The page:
“It really depends on the types of reforms you are working on,” Fox said. “For example, if you are trying to pass a local decriminalization ordinance or make marijuana possession a lowest law enforcement priority, you would start by contacting community leaders and members of the local government, city council, etc.
“If you are lobbying for a state legislation, your elected state reps are the people to talk to. And everyone can, and should, contact their federal representatives regularly and urge them to remove marijuana from the schedule of controlled substances.”
Were there any mistakes made in other states’ legalization pushes to try to avoid?
Learn from the mistakes of others. Marijuana legalization is still a very new and novel concept — at least when it comes to crafting laws that work.
“There have been numerous unsuccessful attempts over the years,” Fox said. “I think the biggest mistake that people make is letting the perfect be the enemy of the good. Marijuana has been illegal for a long time, and there are still a lot of people with misconceptions about the substance or bias against people who consume it.
“Despite increasing public support, most people are not going to vote to make marijuana legal and very loosely regulated as some would wish. Unfortunately, some supporters of reform are unwilling to accept this and end up delaying incremental progress.”
Who actually creates the legislation?
Say you’ve gained some momentum. Who actually writes everything down and knows what to do with it? A lot of people, as it turns out.
“This is usually done with the help of local organizations, national reform organizations who are helping to support the effort, and legislative sponsors,” Fox said. “In many cases, MPP and our allies will start with our model legislation and tailor it to lawmakers’ specifications.”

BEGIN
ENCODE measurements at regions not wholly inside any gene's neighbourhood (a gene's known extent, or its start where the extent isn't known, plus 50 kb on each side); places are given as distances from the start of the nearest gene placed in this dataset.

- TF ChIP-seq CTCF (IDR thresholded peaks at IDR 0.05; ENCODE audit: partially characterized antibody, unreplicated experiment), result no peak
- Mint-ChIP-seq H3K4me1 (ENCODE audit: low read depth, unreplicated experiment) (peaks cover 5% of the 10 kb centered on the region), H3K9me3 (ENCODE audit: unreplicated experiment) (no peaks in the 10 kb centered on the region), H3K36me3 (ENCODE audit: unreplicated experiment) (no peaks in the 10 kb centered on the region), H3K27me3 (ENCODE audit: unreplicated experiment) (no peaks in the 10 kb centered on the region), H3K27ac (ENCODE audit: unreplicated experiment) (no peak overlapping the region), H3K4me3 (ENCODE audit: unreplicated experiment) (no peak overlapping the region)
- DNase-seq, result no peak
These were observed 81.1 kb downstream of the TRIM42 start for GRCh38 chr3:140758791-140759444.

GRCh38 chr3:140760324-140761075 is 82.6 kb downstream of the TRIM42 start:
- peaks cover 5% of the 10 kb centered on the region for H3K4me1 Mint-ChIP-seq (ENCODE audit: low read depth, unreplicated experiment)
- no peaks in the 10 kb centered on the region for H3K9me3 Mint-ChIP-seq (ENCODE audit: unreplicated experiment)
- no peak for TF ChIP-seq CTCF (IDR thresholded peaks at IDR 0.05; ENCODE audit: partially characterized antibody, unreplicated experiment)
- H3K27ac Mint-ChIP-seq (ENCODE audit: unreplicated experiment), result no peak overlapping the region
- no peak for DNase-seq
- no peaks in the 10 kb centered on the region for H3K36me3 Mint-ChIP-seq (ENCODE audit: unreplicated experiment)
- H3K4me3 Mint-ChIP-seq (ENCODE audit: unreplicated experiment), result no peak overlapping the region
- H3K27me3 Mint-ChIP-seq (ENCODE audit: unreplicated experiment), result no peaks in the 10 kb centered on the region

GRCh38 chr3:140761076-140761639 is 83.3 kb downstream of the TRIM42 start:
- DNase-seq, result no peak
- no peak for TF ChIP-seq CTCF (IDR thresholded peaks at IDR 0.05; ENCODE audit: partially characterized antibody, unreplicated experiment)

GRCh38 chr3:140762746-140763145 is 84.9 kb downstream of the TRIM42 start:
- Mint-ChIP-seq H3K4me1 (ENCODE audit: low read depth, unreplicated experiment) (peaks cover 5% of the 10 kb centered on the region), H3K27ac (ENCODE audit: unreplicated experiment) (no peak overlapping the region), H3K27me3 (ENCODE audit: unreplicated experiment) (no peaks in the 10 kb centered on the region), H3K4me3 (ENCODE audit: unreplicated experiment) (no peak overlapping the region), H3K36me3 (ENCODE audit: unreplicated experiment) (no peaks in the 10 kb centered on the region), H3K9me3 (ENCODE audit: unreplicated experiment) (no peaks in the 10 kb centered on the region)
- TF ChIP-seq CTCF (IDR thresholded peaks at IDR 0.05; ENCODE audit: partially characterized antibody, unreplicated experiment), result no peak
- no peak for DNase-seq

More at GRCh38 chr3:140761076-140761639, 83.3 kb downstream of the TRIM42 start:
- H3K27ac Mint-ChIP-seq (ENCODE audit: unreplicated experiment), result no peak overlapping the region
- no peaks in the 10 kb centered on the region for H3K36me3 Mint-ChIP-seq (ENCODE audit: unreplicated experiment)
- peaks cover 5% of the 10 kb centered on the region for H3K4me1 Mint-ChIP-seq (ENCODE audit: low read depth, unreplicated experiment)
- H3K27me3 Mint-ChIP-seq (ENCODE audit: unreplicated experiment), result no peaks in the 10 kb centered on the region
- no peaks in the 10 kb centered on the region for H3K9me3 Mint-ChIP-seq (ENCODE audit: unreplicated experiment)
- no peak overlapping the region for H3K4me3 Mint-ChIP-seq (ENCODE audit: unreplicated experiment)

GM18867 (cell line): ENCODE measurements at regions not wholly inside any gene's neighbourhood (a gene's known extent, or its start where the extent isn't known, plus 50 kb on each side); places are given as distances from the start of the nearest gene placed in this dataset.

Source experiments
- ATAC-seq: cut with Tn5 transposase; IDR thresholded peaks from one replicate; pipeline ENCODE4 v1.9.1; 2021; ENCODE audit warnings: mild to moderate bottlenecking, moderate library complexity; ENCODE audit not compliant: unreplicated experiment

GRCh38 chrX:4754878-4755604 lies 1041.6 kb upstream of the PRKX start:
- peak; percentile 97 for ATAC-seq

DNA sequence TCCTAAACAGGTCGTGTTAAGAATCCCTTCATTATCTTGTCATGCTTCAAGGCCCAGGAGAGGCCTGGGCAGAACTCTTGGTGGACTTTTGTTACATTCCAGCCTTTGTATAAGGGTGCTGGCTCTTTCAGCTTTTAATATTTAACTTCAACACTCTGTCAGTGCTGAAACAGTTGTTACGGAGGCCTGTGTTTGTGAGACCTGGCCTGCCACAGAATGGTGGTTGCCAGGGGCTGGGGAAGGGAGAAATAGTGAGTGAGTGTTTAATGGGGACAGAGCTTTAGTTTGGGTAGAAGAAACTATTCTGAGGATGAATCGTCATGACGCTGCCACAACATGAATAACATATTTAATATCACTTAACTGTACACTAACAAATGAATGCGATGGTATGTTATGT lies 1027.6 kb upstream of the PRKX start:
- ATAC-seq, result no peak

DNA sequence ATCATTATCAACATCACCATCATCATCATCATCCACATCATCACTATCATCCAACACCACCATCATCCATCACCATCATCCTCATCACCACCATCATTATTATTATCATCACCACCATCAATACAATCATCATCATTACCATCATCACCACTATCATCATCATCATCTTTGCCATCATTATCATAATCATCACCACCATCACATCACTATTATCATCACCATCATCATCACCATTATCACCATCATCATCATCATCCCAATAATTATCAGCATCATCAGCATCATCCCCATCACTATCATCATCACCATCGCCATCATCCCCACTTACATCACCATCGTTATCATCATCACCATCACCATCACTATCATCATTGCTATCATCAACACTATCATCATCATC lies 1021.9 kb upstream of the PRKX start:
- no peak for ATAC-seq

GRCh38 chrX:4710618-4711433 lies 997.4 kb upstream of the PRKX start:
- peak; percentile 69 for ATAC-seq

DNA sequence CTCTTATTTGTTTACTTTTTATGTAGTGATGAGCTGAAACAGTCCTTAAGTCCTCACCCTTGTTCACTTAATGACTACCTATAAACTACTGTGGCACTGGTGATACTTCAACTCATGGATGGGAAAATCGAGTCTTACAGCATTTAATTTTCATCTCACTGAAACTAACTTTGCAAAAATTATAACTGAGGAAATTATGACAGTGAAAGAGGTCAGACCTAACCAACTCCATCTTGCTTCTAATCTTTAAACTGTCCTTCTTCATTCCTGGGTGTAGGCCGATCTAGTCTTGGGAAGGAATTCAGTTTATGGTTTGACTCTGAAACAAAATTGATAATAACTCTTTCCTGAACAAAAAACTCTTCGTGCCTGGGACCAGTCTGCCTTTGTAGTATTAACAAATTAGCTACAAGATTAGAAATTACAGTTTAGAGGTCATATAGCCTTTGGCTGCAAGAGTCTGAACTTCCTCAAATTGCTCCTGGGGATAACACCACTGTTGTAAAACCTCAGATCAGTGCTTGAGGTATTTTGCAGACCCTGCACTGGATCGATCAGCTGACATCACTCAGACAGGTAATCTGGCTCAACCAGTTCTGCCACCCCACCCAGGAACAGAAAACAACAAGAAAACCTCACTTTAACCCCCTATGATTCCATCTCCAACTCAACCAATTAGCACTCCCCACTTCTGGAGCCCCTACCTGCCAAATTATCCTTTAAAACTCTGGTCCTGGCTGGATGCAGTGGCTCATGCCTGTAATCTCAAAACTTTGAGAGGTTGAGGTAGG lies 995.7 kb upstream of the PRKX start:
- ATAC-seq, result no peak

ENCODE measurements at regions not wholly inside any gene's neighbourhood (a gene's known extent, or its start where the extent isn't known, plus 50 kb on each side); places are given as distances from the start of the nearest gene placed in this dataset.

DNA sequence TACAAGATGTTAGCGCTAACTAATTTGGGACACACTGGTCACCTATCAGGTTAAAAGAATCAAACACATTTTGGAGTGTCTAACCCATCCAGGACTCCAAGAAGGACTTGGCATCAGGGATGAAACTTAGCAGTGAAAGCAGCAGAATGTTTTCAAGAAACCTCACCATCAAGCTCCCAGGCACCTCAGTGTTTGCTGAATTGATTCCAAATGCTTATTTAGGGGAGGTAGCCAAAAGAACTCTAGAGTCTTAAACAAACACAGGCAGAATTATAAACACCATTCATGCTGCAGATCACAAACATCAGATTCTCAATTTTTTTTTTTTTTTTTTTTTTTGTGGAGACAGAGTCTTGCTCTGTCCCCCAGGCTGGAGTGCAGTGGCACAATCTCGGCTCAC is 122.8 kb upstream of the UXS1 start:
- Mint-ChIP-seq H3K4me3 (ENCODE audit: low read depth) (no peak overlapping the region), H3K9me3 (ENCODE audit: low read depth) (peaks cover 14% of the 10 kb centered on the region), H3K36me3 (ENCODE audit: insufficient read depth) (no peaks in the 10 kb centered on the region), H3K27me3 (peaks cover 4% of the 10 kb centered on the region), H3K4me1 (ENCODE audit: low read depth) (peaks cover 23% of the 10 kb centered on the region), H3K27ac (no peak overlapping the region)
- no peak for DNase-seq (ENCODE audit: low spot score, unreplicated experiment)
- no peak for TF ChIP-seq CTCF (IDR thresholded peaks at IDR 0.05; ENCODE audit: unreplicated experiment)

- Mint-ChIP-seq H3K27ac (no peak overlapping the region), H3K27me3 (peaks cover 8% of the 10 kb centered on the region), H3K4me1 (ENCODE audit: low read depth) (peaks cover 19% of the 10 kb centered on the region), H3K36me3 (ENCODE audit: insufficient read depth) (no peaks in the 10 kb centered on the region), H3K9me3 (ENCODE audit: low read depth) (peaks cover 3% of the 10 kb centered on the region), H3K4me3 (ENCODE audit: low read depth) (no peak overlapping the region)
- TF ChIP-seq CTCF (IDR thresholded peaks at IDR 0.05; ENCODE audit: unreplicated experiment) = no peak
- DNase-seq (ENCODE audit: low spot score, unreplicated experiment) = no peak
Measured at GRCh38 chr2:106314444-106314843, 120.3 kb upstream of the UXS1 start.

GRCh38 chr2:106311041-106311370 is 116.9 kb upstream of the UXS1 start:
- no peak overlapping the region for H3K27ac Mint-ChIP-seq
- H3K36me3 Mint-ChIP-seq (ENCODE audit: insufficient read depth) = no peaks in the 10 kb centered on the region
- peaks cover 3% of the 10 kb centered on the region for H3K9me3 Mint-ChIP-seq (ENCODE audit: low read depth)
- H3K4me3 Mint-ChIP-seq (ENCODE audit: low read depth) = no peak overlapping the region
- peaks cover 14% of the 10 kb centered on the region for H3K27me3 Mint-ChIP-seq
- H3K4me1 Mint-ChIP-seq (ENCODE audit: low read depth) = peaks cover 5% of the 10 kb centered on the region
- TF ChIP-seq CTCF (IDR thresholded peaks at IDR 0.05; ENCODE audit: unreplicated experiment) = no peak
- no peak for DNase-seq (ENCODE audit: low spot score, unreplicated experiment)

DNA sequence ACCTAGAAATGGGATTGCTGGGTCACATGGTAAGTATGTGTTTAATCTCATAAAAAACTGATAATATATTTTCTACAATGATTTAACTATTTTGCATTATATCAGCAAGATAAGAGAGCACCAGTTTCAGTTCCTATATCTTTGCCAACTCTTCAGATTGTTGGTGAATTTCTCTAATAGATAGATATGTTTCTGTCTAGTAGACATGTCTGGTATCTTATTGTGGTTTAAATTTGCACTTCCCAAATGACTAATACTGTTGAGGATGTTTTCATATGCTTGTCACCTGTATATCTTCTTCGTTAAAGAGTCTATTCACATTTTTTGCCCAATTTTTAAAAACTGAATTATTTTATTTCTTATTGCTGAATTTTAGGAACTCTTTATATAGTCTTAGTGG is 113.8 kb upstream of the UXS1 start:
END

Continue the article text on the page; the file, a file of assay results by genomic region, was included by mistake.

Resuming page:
Are endorsements important? Those of police departments, business leaders, etc.?
An important part of the process is to gain support from community leaders. A respected voice (or group of voices) can carry a lot of weight when push comes to shove. As for what endorsements you should seek?
“Elected officials, medical professionals, law enforcement (you’ll have more luck with retired than active duty), patients and caregivers, veterans groups, clergy, business leaders, and advocacy organizations are all important and can provide useful public support,” Fox said.
What’s the best way to attract attention to legislation?
This is the really tricky part. If you go through all of the hard work of gaining endorsements and organizing, what good is it if nobody knows what you’re trying to do? You’ll have to do some marketing and lobbying. The good news? It’s easier these days than ever before. Fox said there are a few specific channels you should start with.
“Organized lobbying, hosting press conferences in connection to specific policy goals, and social media promotion are all useful,” he said.
What resources are out there for people who want to learn more about changing their state laws?
If you’re not ready to jump into community organizing, you can start by reading and learning as much as possible. “A good place to start is MPP’s state policy page,” Fox said. “You can sign up for email alerts pertinent to your state and get regular updates on policy reform efforts.” Also, search for local advocacy groups, and tap your individual networks for those with shared goals of marijuana legalization.